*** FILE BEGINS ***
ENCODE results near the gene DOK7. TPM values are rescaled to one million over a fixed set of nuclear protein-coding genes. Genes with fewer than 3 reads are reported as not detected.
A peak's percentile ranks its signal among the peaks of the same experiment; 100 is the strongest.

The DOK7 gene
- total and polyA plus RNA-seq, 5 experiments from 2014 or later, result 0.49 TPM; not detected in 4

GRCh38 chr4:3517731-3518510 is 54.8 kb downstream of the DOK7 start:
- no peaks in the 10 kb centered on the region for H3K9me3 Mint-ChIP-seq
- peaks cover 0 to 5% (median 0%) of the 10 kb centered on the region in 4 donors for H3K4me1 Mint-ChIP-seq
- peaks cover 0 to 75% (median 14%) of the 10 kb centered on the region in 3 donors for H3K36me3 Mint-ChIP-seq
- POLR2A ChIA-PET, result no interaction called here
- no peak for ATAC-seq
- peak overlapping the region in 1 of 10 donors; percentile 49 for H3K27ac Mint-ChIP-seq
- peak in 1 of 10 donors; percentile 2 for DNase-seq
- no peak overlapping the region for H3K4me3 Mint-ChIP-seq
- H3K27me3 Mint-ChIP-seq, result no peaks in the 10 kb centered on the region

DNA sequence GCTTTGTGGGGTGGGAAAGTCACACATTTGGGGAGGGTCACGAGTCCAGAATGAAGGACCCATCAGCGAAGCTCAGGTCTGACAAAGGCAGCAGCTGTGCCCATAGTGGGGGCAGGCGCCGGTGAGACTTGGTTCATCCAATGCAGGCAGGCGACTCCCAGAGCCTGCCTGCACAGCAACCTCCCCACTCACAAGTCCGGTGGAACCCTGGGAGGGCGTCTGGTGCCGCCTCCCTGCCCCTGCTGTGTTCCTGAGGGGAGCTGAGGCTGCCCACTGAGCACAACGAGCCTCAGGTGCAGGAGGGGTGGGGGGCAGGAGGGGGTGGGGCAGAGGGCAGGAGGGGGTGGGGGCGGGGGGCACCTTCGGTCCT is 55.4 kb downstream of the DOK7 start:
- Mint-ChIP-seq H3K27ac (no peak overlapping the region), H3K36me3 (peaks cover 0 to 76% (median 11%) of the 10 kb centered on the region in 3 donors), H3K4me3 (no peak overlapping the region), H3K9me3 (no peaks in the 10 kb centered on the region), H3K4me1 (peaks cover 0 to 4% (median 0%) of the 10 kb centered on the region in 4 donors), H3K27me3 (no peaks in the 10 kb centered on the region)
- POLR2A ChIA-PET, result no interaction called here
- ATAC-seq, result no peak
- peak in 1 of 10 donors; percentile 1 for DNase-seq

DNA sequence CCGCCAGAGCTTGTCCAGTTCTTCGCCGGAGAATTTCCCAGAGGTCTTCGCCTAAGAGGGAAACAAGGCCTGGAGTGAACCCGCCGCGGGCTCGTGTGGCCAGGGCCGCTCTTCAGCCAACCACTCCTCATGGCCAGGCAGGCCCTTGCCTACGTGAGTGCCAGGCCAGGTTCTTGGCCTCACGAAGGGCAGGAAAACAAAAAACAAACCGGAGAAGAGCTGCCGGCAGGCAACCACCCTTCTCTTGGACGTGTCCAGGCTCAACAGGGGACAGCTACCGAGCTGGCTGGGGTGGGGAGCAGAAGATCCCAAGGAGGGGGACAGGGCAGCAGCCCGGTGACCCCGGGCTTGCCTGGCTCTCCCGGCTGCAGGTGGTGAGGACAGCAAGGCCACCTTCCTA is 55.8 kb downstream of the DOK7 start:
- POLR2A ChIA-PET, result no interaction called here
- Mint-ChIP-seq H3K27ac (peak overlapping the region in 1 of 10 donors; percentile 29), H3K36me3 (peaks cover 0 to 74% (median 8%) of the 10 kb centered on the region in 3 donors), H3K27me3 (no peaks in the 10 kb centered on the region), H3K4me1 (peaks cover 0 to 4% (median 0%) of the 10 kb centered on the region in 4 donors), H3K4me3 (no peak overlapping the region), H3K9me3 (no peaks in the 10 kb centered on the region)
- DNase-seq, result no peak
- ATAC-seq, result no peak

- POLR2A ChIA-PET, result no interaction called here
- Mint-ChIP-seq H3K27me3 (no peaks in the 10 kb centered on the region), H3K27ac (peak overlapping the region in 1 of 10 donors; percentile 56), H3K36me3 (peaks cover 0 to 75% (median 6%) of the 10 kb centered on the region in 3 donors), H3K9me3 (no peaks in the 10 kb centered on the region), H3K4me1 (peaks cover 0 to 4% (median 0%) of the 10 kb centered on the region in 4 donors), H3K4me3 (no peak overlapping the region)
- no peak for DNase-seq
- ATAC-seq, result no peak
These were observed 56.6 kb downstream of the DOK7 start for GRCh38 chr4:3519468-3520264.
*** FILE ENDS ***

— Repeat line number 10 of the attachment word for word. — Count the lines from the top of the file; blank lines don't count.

- no peak for ATAC-seq